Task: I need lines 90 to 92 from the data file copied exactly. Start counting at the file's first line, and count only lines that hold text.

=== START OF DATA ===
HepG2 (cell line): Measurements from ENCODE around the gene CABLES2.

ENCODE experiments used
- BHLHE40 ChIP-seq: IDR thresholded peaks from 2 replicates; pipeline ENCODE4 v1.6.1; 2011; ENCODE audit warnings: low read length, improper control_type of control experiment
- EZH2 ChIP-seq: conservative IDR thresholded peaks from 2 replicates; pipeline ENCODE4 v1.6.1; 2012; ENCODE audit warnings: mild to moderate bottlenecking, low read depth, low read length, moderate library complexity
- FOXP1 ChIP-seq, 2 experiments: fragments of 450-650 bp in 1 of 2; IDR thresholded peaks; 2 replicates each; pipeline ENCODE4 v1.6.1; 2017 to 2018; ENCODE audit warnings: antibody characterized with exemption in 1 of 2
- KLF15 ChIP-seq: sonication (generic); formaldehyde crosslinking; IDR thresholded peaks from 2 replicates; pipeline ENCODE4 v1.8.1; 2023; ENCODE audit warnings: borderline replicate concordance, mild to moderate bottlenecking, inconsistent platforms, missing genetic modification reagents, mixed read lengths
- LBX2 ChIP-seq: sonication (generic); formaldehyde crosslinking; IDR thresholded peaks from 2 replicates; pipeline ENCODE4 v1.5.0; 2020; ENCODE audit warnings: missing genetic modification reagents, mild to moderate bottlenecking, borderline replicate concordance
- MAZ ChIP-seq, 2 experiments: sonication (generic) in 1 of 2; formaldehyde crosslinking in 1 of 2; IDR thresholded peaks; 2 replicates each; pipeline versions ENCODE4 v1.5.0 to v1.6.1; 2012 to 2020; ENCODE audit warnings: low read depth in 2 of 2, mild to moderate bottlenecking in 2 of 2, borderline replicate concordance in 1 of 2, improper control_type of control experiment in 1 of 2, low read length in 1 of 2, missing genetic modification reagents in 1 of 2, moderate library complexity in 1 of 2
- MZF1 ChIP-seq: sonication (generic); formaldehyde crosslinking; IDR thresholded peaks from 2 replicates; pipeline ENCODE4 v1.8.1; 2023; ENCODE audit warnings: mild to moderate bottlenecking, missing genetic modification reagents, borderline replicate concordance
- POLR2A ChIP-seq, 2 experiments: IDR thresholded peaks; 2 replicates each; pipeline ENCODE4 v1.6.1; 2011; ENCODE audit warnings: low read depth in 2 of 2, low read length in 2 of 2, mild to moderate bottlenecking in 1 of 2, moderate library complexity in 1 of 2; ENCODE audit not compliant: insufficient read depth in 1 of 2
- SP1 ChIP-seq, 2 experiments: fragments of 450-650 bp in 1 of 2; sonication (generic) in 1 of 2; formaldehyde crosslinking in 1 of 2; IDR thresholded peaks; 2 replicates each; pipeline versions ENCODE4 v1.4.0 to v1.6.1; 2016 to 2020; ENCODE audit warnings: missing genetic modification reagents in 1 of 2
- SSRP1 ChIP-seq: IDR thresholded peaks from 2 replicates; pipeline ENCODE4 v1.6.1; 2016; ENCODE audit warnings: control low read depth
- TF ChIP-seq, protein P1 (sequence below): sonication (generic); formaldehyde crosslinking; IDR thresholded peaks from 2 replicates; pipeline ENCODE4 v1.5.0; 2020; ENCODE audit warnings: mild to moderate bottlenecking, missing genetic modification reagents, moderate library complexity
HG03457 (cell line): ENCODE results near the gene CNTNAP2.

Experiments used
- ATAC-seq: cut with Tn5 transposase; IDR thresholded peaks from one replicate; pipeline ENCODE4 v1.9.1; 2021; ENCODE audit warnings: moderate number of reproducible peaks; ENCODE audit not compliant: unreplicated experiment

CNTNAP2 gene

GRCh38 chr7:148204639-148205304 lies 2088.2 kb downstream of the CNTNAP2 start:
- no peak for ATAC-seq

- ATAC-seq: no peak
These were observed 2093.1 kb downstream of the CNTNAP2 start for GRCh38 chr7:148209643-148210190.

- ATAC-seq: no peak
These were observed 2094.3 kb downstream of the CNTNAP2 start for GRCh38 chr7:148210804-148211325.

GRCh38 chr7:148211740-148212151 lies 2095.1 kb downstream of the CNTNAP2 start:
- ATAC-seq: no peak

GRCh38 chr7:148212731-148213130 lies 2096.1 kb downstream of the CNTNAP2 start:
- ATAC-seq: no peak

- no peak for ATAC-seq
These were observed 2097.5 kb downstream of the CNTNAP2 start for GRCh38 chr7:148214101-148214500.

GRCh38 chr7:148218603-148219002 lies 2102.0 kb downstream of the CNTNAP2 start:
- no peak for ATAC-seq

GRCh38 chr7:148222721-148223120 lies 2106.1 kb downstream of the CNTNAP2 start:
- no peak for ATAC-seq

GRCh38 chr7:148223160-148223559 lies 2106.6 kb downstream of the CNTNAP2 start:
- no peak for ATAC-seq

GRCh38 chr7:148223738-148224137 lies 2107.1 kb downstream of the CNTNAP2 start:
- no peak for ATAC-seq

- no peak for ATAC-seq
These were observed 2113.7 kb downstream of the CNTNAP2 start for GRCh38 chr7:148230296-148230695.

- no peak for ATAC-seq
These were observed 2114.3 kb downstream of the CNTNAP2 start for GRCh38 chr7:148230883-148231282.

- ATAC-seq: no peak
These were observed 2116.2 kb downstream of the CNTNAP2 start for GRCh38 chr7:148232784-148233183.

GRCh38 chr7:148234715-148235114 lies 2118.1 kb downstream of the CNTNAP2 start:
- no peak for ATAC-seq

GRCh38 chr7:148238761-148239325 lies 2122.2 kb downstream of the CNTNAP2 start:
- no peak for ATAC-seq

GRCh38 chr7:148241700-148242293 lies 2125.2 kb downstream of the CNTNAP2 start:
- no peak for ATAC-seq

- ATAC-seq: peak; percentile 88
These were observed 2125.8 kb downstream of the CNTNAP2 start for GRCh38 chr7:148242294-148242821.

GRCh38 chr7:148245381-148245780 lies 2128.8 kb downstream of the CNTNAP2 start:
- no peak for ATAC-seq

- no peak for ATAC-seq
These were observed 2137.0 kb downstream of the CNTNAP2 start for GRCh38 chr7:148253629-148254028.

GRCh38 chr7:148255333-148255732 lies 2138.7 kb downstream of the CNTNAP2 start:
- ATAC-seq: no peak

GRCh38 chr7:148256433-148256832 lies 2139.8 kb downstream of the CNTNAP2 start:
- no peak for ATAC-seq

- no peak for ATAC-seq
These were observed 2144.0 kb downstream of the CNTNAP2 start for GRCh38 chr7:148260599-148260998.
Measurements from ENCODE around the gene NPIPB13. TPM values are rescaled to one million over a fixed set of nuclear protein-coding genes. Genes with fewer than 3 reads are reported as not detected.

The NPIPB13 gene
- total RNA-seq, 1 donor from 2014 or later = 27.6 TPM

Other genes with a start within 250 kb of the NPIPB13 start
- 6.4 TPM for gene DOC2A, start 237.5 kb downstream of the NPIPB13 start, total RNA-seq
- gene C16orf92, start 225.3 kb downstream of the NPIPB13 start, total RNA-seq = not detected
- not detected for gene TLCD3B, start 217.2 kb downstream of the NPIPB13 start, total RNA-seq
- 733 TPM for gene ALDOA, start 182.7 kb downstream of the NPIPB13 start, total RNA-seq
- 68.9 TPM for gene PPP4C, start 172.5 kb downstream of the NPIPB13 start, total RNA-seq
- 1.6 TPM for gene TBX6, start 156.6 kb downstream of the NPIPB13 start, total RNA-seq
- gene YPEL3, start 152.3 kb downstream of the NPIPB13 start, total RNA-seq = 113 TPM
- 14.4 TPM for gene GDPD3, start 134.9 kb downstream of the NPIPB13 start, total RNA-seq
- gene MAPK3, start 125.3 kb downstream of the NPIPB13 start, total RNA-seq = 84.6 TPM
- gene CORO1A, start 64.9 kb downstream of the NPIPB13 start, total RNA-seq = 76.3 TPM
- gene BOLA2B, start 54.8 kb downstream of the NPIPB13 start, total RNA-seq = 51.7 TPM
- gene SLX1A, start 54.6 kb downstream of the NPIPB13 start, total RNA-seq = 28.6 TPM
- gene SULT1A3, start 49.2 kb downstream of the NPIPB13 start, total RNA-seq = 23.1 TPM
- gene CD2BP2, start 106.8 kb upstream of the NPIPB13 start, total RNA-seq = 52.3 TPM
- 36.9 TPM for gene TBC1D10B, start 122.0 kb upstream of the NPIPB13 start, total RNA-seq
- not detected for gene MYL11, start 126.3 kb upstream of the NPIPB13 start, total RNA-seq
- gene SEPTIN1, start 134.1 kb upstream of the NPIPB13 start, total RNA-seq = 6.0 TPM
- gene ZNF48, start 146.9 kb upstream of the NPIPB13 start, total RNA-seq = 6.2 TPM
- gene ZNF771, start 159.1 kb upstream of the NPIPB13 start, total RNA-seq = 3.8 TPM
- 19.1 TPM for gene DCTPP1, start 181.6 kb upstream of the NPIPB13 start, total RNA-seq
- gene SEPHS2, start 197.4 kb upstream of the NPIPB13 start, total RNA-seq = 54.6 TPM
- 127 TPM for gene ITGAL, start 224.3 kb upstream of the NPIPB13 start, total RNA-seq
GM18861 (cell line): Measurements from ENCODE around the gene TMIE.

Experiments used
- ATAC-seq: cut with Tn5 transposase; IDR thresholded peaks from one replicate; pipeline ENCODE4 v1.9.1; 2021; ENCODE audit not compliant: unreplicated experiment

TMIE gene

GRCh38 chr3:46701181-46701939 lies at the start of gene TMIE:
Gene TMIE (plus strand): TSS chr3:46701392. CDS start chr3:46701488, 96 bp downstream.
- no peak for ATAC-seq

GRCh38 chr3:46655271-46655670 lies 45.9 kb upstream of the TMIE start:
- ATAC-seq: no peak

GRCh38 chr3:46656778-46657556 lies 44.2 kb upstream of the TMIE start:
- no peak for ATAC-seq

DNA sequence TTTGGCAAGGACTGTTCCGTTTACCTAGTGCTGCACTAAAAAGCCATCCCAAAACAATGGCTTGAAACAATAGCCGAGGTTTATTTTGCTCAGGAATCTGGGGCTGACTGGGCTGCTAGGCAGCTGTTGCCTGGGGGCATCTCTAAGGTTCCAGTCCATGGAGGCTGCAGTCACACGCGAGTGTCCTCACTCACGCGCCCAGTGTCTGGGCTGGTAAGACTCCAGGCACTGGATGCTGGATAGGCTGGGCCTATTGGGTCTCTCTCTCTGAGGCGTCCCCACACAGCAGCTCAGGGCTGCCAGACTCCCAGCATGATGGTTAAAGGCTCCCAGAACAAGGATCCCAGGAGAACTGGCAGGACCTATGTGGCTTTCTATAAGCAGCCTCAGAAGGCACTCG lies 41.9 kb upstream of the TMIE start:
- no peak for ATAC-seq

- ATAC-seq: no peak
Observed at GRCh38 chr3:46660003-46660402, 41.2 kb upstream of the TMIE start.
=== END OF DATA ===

- ATAC-seq: cut with Tn5 transposase; IDR thresholded peaks from one replicate; pipeline ENCODE4 v1.9.1; 2021; ENCODE audit not compliant: unreplicated experiment

TMIE gene

GRCh38 chr3:46701181-46701939 lies at the start of gene TMIE: